“Well he better be, cause if he’s not he’s got 4 rednecks comin’ fer him.”
How nice to feel so embraced, so protected. That didn’t last long. The next morning they were gone. The other thing I learned about men is: most of them aren’t interested in women without the possibility of sex. They hiked too fast for me anyway. I felt like I was back in ‘Nam, racing head down through the jungle. The only problem was, Brit told me not to buy too much food before we went into the 100-mile wilderness cause he had packed too much. Now, I’m in the 100-mile wilderness six days without an opportunity to resupply. Thank goodness for the charity of others.
Jo-Mary made me eggs and hash on her Whisperlite stove. And Patty gave me a bag of freeze dried lasagna and some Powerbars. Other than that it was lentils and quinoa. I never want to see those two things again.
The Appalachian Trail in Maine is not a trail at all: It’s a fucking obstacle course. There are no straight lines. There is no flat land. It’s all roots and rocks, lots of roots and rocks and seventy degree angles. It’s impossible to look up for even a moment, lest you trip and break your face open. Climbing White Cap Mountain was the most intense. We ascended and descended 1100-feet in 1.5 miles. It was hands and feet the whole way, like a gecko or like Spiderman.
Me: I hate this. I hate this. I hate this. I wanna soy latte. I want peanut butter crackers from a vending machine. I wanna go to a movie theater. I wanna lay in the grass. I want a soda. I hate this. Where is the next shelter? Any minute now. Any minute. Is that is? No. Damn! It must have been 3 miles now. I think that last sign said 3 miles. I must have hiked 3 miles by now. I want to take a shower. I want to watch The Office, The Daily Show, The Colbert Report.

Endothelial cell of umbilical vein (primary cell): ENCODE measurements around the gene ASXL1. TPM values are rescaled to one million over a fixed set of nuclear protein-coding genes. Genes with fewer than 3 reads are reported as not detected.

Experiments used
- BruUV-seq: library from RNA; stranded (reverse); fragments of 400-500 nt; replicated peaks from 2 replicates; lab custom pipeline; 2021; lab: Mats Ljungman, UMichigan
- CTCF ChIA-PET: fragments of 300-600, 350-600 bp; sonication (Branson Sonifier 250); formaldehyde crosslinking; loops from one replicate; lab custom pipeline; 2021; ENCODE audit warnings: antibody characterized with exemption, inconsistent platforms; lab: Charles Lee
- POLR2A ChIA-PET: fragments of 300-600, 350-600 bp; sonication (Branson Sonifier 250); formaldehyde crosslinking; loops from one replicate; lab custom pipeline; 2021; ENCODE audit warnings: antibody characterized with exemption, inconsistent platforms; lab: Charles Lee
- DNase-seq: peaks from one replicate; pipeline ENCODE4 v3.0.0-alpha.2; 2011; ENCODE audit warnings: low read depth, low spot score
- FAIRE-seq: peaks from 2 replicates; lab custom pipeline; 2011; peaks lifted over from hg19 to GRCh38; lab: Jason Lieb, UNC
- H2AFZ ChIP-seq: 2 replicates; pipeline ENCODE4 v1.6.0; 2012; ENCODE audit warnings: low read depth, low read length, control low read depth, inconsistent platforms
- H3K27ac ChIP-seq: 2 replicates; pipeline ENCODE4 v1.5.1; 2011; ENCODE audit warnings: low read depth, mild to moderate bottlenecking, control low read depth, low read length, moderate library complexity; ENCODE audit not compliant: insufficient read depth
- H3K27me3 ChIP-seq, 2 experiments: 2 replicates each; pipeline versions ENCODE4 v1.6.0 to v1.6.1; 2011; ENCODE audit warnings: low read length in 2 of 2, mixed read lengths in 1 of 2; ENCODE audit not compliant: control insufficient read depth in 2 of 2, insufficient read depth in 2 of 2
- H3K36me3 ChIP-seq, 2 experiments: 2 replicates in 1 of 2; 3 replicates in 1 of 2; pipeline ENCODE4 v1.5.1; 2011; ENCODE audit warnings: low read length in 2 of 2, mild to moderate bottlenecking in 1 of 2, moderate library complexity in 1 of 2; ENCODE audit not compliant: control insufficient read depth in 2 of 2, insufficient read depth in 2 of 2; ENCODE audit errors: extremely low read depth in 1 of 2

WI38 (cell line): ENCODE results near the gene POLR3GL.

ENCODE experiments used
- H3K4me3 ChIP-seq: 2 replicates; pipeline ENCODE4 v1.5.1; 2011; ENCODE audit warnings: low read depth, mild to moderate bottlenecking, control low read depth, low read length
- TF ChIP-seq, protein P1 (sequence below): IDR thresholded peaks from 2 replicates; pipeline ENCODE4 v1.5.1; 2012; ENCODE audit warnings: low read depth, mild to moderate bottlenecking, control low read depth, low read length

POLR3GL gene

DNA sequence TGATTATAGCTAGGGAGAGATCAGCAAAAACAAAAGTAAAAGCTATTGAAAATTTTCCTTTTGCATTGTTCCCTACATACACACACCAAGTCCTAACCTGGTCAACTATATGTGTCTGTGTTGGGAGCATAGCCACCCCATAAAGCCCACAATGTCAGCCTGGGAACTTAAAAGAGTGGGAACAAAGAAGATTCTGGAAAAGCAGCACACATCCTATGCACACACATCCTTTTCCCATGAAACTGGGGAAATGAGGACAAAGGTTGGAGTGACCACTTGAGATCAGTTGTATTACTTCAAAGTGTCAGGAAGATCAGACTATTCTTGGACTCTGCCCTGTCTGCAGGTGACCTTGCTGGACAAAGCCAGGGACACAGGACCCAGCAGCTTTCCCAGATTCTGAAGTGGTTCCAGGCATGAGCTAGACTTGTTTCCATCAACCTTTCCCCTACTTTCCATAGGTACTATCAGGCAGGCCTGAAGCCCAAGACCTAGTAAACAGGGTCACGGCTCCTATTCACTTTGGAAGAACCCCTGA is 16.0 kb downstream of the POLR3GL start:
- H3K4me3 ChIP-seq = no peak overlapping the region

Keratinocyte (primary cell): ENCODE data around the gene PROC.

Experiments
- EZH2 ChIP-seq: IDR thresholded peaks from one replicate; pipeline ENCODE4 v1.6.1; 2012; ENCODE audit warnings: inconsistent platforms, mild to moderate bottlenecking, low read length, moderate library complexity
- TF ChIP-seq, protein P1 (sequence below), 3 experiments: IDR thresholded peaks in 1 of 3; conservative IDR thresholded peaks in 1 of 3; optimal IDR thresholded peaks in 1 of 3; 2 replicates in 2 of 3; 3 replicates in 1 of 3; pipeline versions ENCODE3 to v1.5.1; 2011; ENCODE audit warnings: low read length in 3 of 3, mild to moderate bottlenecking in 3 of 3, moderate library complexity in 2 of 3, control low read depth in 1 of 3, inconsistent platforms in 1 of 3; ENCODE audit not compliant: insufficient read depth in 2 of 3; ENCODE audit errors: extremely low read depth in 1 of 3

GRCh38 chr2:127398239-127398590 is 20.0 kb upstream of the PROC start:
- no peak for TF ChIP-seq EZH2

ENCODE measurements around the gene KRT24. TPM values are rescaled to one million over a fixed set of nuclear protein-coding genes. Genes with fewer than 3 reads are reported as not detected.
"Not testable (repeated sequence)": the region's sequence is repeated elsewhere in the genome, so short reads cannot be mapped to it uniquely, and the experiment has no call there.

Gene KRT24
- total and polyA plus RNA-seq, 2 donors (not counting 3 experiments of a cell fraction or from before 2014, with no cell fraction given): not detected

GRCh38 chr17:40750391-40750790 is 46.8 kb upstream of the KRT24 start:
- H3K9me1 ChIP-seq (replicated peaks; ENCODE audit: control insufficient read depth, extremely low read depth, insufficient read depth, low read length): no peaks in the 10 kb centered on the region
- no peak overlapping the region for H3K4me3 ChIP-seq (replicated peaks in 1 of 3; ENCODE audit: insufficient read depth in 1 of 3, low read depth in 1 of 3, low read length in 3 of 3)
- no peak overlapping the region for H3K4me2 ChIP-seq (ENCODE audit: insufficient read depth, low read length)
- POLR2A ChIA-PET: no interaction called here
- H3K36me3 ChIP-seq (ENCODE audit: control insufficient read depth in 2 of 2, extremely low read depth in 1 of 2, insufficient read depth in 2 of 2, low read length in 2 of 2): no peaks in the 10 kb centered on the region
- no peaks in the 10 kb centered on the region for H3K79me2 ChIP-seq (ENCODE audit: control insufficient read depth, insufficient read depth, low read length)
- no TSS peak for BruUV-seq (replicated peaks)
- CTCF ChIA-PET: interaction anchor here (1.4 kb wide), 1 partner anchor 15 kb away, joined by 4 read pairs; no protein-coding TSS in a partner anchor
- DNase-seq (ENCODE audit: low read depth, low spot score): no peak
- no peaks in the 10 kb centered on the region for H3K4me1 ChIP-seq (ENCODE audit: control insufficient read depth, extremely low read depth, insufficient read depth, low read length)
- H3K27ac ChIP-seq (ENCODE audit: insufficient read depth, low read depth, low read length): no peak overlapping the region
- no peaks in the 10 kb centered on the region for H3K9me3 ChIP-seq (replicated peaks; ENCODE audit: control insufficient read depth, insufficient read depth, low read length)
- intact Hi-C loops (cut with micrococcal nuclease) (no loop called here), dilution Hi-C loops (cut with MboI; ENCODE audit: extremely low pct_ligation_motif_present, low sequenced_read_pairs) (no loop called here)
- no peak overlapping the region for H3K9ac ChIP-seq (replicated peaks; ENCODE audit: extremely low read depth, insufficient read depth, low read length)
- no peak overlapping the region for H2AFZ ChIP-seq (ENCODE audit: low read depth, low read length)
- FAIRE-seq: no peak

This is mostly what has gone through my mind the last 10 days.
I thought of quitting a lot. I thought of how nice it would be to work in a coffee shop in New York City again, how nice it would be to be clean and safe a fed, listening to Rock & Roll and feeling cool.
But I’m not gonna quit, at least not right now. I don’t believe in torturing myself for my pride or ego or the way I appear to others. So if I really must quit I will.
But I made it through the hardest part of the A.T. There are 166 miles left of Maine and 161 miles in New Hampshire. That’s 327 miles more of roots and rocks and hard climbs. After that its 1,848 miles of smooth cruising. I want to see America. I want my feet to inch their way across what we’ve fought so long and so hard for. I want to see the small towns and big people who I’m part of. I want to know exactly what is it I am.
Gee, I thought I might spend the rest of my life in Millenocket, ME, mulling about in the attic of the old lodge. It is all things beautiful and quaint and ghostly.
There are all of these little rooms and lots of crawl space! The spaces are opened and closed by little doors! This is the creepiest thing for me. I come from a place where “crawl space” doesn’t exist within the house. I didn’t have an attic or a basement, so I’m fascinated by them. Most of the rooms are unoccupied, but kept perfectly clean and orderly. There were a few old beer bottles left in the creepy, dark crawl space though. Hmm…I wonder how many rooms there are in this lodge. …There must be at least twenty. (See the pic of the red house in yesterday’s post).